Flexible Speech Recognition System (FlexSR)
Say it again?
Is the ‘a’ in bath like bar or like bat? A small difference, but in reality every person pronounces every word differently, even when they repeat themselves.
As a result, most automated speech recognition (ASR) systems, which are generally based on statistical modelling techniques, require extensive training from thousands of recorded speakers just to master the variation within one dialect. Oxford’s FlexSR system outperforms many existing ASR systems at individual word recognition, and its lightweight nature is ideally suited to integration into existing technologies or for mobile deployment.
Key benefits of Oxford’s FlexSR
- High accuracy regardless of dialect, accent or non-ideal speech
- Faster, more robust and tolerant of background noise
- Ideal for multi-user environments
- Computationally lightweight
- The potential for mobile deployment
- Easily adaptable to any spoken language (currently it is implemented for English and German), including tonal languages
- No system training required
For standard speech recognition software, high degrees of accuracy is only achieved with multi-layered and computationally-intensive models, requiring either state-of-the-art hardware or in the case of mobile applications, a network connection to offload the analysis. In addition, many systems also need to be trained against a particular voice to attain accurate recognition (although some might suggest that it is the speaker that is trained how to speak, not the software how to recognise!)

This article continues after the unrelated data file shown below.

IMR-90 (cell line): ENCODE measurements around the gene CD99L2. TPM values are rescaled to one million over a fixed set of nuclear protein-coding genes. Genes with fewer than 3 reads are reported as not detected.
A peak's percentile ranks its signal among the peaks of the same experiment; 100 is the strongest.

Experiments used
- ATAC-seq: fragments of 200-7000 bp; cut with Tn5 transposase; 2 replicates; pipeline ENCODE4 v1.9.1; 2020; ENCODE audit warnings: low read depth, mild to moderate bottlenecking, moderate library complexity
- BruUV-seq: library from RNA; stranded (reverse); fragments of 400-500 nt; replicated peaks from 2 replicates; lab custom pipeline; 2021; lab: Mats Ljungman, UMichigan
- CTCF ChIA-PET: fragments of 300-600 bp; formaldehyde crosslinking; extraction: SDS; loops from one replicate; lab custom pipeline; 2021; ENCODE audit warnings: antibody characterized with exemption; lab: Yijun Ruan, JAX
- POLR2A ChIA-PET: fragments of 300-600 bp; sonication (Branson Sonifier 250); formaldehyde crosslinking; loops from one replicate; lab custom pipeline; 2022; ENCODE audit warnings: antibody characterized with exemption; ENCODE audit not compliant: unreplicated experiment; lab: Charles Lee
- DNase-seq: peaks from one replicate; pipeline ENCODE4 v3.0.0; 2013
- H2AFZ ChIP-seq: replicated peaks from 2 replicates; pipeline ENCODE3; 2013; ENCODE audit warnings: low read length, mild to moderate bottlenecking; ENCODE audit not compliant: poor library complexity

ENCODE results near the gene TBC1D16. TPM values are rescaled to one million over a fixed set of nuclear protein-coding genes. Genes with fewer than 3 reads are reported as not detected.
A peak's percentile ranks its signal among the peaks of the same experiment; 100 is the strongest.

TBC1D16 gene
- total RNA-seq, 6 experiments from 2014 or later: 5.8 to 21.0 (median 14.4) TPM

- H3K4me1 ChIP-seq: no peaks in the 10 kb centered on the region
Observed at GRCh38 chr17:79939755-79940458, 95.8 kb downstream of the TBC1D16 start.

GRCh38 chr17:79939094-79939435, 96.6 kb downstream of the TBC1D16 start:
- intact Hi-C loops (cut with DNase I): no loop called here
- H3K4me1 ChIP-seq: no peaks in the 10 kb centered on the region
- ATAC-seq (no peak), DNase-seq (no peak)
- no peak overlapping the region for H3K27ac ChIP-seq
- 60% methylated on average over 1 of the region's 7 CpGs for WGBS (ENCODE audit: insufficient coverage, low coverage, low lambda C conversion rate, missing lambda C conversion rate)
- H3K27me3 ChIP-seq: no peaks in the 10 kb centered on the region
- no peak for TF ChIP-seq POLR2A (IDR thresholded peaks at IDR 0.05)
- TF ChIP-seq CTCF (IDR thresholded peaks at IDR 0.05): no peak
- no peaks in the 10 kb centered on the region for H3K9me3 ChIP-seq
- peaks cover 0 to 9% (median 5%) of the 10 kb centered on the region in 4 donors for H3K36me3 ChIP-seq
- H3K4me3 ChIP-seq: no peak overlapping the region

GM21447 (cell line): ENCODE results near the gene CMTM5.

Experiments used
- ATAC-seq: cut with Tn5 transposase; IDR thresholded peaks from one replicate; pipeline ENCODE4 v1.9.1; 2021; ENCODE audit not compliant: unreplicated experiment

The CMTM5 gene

FlexSR is different. Rather than rely on statistical analysis alone, leading linguists at the University of Oxford developed a “sparse” linguistic model of the human cognitive representation of words. This theory suggests that humans store a very basic acoustic representation of each word, accepting a wide variation in the sounds themselves and recognising words by their general pattern. Adopting this approach allows FlexSR to identify words across a wide range of speakers and dialects by extracting approximate sounds and matching these patterns with its internal word list or lexicon.
Given the potential impact of this new approach and the broad range of applications, Oxford University Innovation welcomes discussions with potential development or integration partners.
(Patent applied for: GB1322377.1)
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